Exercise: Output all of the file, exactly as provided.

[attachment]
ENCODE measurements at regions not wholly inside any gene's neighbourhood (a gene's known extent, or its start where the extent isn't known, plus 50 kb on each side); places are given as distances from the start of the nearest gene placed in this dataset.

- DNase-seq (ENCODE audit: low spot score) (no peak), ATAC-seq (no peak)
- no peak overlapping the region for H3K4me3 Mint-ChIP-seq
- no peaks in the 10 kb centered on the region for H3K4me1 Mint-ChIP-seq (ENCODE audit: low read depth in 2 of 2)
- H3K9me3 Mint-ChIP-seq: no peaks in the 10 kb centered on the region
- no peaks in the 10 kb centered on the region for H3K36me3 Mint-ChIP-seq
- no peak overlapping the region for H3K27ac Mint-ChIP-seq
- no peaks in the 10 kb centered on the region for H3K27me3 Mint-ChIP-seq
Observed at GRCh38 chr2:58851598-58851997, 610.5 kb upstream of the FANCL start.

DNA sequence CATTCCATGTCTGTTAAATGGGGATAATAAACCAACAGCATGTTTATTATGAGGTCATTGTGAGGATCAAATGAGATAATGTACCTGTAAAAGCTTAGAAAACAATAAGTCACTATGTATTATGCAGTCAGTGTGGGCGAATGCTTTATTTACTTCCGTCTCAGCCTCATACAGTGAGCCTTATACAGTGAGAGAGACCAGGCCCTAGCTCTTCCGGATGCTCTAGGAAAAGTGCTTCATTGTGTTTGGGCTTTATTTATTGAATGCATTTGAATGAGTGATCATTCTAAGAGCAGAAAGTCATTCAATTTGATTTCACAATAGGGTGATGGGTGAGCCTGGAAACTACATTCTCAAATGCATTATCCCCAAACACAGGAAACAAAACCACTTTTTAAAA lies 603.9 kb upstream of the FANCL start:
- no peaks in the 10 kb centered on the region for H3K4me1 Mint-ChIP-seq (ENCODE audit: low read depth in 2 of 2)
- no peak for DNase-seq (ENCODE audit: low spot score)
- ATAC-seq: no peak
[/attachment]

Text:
ENCODE measurements at regions not wholly inside any gene's neighbourhood (a gene's known extent, or its start where the extent isn't known, plus 50 kb on each side); places are given as distances from the start of the nearest gene placed in this dataset.

- DNase-seq (ENCODE audit: low spot score) (no peak), ATAC-seq (no peak)
- no peak overlapping the region for H3K4me3 Mint-ChIP-seq
- no peaks in the 10 kb centered on the region for H3K4me1 Mint-ChIP-seq (ENCODE audit: low read depth in 2 of 2)
- H3K9me3 Mint-ChIP-seq: no peaks in the 10 kb centered on the region
- no peaks in the 10 kb centered on the region for H3K36me3 Mint-ChIP-seq
- no peak overlapping the region for H3K27ac Mint-ChIP-seq
- no peaks in the 10 kb centered on the region for H3K27me3 Mint-ChIP-seq
Observed at GRCh38 chr2:58851598-58851997, 610.5 kb upstream of the FANCL start.

DNA sequence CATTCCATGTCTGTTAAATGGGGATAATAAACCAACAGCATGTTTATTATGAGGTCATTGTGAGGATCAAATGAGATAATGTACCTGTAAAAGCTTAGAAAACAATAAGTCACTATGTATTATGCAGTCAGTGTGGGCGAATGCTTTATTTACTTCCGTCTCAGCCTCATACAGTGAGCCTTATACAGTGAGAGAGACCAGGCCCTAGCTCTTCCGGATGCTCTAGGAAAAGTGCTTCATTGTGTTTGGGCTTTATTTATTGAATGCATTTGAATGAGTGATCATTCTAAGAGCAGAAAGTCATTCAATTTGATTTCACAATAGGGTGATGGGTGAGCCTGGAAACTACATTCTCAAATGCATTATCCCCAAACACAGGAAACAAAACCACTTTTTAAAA lies 603.9 kb upstream of the FANCL start:
- no peaks in the 10 kb centered on the region for H3K4me1 Mint-ChIP-seq (ENCODE audit: low read depth in 2 of 2)
- no peak for DNase-seq (ENCODE audit: low spot score)
- ATAC-seq: no peak